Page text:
Wings in Milan
As the time to host World Routes – the most important global event in the world of aviation – draws near, one naturally thinks back to the long history of flight in Milan and to the humble beginnings of the two airports now managed by SEA, Milano Linate and Milano Malpensa. Together, they counted more than 35M passenger movements in 2019, the last good year for airports anywhere.
It all somehow started in the now all but forgotten Taliedo airfield, now completely absorbed by the urban development of the eastern part of the city. Taliedo was born in 1910 on the occasion of an International flight competition, and by 1911 it already hosted three military squadrons. More importantly, industrial facilities by successful Italian aircraft manufacturer Caproni were soon established close to the airfield: the workforce grew from around 150 in 1915 to around 2300 at the end of WW I: it reached 45.000 during WW II. Some of Italy’s most celebrated military aircraft in the years between the wars were built there. In the late ‘20s Taliedo became a commercial airport as well, with flights serving Munich, Rome and later on Berlin.
Soon enough, a proper, modern and larger airport was needed in Milan. It was decided to establish it further east in what was then an agricultural area with a small settlement by the name of Linate. Apparently, the name derives from the fact that in the past linen had been cultivated there. Linate offered a strategic advantage: while still being only 7 Km from the centre of Milan, it was also really close to Idroscalo, the giant water basin that had been inaugurated in 1930 as major seaplane facility. Those were the years when landing on water was considered the best and most viable option for the development of aviation. Italy was quite at the forefront in the flying boat technology race and, of course, surrounded by the sea. Milan, an inland city, would then have a state-of-the art flight centre integrating air traffic on land and on water, the most important in the country.
Work began in 1933 and the new airport of Linate was operational in 1937. It was dedicated to Enrico Forlanini, the celebrated Milanese inventor and aeronautical pioneer known worldwide for his work on helicopters, aircraft, hydrofoils and airships – his most famous he named “Città di Milano”. The two-floor air station was designed in the most functional and modern criteria of the time, along with the huge hangar, stunning in its elegance. Aircraft produced by Caproni in Taliedo could still be towed all the way along the road to Linate to be tested: motor traffic was not yet a problem. Commercial flights from Linate, operated in the beginning by Ali and Ali Littoria, Air France, KLM and Lufthansa, served some of the major airports in Europe.
After the hard years of the war Linate was re-opened in 1947, but attention was shifting to another airfield, 45 km to the northwest of the city, near the Ticino river. This is where Caproni had actually started building planes before Taliedo: a flat, barren country, where farming was difficult and, famously, fog was thick. Some military units were stationed there and, in the last stages of the war, the Germans had built a long, paved runway. It was repaired after war damage and lengthened, so that large modern aircraft could operate from it: that was the beginning of Malpensa Airport. In 1948 Sabena started a regular service to Brussels; in 1950 TWA inaugurated the first intercontinental service to New York. Malpensa literally means “not a good idea” in the local dialect, and this was what many passengers of the early years must have thought when fog made it impossible to take off or land.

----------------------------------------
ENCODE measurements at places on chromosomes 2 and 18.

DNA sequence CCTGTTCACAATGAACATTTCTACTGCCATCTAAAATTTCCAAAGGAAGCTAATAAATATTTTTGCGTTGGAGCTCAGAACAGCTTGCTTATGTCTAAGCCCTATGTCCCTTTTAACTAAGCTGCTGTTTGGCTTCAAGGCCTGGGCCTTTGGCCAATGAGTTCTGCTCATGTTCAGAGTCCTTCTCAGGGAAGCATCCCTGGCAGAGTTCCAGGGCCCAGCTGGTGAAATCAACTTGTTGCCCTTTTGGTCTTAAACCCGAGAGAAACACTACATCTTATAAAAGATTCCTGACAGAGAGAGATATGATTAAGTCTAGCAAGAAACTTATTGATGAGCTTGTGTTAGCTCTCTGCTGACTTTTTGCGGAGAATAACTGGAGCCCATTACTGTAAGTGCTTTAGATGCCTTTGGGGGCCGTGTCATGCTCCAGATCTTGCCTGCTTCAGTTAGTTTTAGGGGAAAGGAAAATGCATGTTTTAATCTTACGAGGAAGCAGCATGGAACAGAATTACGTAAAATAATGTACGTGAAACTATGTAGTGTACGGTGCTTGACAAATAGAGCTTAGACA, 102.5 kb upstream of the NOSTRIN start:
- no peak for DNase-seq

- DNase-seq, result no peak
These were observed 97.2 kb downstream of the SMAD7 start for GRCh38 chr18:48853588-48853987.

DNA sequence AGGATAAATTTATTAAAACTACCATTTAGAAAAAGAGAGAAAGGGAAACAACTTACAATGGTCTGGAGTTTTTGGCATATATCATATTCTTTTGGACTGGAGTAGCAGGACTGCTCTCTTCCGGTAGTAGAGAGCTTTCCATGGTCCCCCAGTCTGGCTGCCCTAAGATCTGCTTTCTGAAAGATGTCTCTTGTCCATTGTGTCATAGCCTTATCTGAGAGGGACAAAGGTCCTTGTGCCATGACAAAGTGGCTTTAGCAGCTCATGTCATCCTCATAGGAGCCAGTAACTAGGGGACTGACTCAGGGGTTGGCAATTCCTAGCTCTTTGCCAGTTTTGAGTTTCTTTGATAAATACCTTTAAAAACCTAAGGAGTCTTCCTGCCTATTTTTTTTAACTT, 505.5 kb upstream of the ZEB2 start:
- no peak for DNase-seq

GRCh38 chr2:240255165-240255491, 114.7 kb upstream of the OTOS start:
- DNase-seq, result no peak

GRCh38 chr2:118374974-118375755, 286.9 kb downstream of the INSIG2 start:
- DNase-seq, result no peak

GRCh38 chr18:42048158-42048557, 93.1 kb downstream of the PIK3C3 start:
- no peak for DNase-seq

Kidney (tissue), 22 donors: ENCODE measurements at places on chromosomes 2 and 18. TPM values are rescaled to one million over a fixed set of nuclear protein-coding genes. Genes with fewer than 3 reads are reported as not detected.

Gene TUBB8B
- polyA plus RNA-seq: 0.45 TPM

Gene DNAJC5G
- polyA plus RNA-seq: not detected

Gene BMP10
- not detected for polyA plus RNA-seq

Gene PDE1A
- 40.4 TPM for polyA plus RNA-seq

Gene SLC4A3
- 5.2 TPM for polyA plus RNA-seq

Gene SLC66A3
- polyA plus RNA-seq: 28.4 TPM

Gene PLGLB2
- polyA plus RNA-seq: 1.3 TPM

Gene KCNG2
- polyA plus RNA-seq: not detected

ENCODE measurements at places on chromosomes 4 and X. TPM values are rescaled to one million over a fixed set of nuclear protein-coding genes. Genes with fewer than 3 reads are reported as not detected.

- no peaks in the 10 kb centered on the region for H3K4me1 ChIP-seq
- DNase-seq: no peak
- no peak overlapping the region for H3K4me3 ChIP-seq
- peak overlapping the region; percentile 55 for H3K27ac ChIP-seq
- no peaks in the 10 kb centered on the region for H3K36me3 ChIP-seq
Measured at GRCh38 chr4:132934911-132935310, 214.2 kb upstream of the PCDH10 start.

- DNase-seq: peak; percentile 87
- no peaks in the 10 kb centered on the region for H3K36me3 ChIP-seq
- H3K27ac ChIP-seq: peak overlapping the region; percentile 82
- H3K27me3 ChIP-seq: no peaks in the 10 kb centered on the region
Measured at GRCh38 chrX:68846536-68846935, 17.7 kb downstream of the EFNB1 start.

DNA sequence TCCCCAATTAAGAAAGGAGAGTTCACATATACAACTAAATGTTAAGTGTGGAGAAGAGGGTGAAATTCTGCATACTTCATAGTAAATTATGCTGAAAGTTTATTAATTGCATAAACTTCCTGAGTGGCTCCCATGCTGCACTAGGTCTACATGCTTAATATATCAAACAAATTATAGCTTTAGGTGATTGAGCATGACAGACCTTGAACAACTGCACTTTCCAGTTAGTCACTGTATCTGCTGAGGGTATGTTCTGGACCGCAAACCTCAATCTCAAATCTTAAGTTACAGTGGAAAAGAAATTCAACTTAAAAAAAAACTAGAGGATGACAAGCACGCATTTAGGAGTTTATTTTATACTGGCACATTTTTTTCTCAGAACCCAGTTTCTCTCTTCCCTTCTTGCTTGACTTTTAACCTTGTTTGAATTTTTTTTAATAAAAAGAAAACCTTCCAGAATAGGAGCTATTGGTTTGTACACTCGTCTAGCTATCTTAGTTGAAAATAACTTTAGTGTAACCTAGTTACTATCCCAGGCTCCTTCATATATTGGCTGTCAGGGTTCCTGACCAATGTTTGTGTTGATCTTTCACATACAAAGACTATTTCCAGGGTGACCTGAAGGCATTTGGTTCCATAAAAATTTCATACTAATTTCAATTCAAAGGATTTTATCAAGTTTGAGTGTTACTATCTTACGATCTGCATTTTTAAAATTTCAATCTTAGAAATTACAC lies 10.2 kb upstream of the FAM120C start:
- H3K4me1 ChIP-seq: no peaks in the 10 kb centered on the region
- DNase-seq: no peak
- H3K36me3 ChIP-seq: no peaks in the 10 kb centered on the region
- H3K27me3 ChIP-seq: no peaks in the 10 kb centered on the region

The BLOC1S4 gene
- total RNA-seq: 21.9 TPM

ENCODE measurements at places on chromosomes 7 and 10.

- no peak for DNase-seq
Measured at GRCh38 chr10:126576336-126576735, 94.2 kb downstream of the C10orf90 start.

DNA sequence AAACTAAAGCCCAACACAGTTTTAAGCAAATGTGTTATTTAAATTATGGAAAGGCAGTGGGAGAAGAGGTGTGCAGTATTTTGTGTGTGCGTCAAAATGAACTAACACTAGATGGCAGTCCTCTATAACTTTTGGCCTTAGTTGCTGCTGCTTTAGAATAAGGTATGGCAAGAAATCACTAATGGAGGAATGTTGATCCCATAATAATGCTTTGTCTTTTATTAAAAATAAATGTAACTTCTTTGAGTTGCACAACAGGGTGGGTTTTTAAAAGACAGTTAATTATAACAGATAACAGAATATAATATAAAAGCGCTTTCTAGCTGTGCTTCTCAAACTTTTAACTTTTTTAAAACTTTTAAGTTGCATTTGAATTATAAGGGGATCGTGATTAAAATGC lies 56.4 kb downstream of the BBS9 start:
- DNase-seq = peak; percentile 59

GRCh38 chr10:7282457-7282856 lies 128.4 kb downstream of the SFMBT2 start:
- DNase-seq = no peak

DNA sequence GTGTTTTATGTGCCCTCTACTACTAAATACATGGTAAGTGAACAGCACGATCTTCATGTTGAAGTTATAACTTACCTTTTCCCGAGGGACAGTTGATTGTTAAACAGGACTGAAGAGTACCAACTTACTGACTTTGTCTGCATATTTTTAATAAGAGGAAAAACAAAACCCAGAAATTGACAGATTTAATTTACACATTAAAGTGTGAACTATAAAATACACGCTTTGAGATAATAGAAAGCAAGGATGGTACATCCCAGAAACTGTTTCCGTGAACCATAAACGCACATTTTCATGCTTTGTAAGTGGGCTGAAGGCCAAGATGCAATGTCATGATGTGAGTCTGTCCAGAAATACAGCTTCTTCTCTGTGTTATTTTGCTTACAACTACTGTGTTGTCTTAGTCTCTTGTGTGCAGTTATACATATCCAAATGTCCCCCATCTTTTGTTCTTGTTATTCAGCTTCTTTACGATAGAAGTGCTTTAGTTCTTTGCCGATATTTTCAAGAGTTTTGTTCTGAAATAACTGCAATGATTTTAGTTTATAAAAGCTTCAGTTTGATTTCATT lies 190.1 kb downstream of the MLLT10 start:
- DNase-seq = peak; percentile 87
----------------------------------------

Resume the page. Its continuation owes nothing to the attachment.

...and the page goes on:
Those times are long gone and Milano Malpensa is now a major world airport, winning the ACI Europe Best Airport Award in its category in 2015 and constantly improving its service. It is now very conveniently connected to the city, and fog problems are a distant memory. A friendly rivalry exists with Milano Linate, now a sleek, technological city airport after major renovation, and soon to be connected to the city centre by the Metro. A third airport, Milano Orio al Serio - near the city of Bergamo - provides one further option to those who wish to travel to or from Milano.
The ancient Officine Caproni 1910 at Malpensa have now been transformed in a museum celebrating the rich aviation heritage of the area that, besides Caproni, saw the rise of aircraft makers such as SIAI Marchetti, Aermacchi and Agusta. Volandia, right by the the airport, is the largest aviation exhibition site in Italy and one of the largest in Europe, displaying more than 100 aircraft of all types: from early Caproni models to contemporary jets, with a natural focus on Italian production. In between flights, a Visit to Volandia is a good way to appreciate the rich history of flight in Milan.